The memories come flooding back, all a jumble, out of order. There were the times she’d come to visit me when I was a small child, and living in the various places we moved to as my Dad got transferred from one store to another. I remember her giving me a little plastic rosary with red beads like rubies, and tape recording me as I said the prayers. She sent that tape to a nun that she knew, living in a cloister. She was so proud of me for being able to do things like that when I was so small. She would always remind me of the time when I was about three years old, and I exclaimed to her that I was “too little to say exaggerated!” Then there was the time that we used the Mr. Peanut grinder we picked up at a garage sale, and made fresh peanut butter in her kitchen. (It wasn’t very good, but I sure had fun doing it.) There was the time we went boating on the Finger Lakes, and Grampa (his eyesight failing) saw her brightly colored plaid shirt as she sat up on the bow and remarked, “Hey look, a hot air balloon!” He begged us not to tell her when he realized his mistake. We of course denied him this simple mercy, and she laughed and laughed.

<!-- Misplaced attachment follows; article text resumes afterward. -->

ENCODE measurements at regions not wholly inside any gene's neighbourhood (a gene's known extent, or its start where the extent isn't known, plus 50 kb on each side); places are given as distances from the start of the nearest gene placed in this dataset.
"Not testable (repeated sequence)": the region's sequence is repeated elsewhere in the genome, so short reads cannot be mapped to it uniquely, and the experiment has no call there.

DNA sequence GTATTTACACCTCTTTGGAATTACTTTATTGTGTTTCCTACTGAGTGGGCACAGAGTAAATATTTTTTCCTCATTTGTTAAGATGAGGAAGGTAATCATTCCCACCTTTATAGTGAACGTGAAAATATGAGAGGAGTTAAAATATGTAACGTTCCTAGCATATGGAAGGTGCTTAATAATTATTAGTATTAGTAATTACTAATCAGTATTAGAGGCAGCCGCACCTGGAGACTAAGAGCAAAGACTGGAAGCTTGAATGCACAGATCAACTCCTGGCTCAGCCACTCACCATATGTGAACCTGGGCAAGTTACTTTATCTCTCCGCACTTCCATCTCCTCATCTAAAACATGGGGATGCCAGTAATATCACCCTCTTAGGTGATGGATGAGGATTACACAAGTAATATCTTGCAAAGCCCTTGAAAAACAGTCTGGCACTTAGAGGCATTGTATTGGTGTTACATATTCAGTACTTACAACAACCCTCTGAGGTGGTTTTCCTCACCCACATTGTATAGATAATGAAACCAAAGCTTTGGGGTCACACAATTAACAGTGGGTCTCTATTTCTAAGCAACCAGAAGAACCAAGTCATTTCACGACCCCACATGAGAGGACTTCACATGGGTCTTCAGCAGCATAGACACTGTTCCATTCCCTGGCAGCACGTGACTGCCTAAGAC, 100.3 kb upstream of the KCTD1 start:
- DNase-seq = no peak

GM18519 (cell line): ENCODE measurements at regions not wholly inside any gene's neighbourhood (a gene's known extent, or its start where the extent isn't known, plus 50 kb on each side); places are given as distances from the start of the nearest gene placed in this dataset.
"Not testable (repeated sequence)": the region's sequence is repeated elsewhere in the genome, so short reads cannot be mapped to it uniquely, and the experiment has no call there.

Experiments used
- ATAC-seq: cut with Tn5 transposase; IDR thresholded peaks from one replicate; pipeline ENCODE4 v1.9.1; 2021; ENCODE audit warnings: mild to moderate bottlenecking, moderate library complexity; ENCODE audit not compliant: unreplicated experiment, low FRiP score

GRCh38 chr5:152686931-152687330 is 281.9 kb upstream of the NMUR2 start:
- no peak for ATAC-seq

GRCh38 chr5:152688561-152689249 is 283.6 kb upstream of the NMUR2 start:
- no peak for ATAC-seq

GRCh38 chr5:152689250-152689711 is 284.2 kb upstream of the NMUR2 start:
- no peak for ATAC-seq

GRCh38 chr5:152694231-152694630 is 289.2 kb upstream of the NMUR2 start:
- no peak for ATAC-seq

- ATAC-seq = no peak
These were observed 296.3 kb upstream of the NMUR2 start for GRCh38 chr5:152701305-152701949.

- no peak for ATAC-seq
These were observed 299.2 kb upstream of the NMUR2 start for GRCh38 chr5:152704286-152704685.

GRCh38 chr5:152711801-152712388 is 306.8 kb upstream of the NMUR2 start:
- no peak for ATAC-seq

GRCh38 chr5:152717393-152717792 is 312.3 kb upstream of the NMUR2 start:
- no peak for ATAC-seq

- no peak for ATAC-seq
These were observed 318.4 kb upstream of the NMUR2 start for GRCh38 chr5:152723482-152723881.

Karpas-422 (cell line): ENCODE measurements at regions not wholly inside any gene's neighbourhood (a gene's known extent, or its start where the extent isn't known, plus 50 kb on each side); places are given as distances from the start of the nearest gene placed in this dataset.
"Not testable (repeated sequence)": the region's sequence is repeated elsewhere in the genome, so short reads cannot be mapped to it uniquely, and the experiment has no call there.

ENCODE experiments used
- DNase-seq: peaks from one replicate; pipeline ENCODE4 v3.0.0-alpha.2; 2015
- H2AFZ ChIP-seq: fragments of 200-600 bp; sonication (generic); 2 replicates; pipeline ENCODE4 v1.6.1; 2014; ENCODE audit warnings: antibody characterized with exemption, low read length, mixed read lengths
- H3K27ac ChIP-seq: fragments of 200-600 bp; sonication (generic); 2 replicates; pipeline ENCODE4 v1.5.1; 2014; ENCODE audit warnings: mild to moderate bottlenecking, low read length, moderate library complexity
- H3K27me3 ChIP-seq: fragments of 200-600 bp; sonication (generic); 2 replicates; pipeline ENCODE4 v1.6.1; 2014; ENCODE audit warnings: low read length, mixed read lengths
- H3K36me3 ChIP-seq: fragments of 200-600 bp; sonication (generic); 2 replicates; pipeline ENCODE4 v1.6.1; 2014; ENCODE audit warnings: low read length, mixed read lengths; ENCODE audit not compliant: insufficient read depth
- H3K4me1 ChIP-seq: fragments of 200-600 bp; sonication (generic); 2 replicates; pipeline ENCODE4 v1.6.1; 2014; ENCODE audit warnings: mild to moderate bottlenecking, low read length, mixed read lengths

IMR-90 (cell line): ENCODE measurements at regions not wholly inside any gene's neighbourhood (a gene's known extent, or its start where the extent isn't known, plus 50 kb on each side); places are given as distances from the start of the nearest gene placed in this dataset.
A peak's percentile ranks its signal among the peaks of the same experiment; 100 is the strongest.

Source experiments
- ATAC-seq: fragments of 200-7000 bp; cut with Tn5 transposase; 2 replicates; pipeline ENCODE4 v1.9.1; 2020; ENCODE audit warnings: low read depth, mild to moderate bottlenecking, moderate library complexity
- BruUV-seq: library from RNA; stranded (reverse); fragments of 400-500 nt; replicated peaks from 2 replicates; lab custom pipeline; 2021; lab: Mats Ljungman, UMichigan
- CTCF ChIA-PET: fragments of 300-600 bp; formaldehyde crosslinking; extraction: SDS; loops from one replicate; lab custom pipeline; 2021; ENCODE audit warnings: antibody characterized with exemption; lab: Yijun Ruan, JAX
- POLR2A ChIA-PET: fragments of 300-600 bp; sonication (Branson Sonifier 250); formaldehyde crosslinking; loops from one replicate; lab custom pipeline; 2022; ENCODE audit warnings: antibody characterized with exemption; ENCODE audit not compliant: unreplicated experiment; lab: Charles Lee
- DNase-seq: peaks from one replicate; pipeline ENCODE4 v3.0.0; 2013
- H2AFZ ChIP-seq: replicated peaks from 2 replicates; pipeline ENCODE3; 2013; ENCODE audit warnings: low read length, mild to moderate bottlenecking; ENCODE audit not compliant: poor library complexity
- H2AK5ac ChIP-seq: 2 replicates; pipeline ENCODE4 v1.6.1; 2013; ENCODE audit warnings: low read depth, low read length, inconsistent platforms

I have more memories from her home and of her as a part of my life than I could possibly hope to recount. She was essential.
My oldest daughter is now the same age that I was when my Grampa died. I think of how long Gramma waited, longing to be with him. How once he had gone, the flavor simply went out of life, but she took up her cross and kept on living. Her life became, in a sense, simply an anteroom to eternity. I know we’re all supposed to live our lives like it’s our last day, but she truly had her eyes fixed on heaven, and was simply waiting her turn.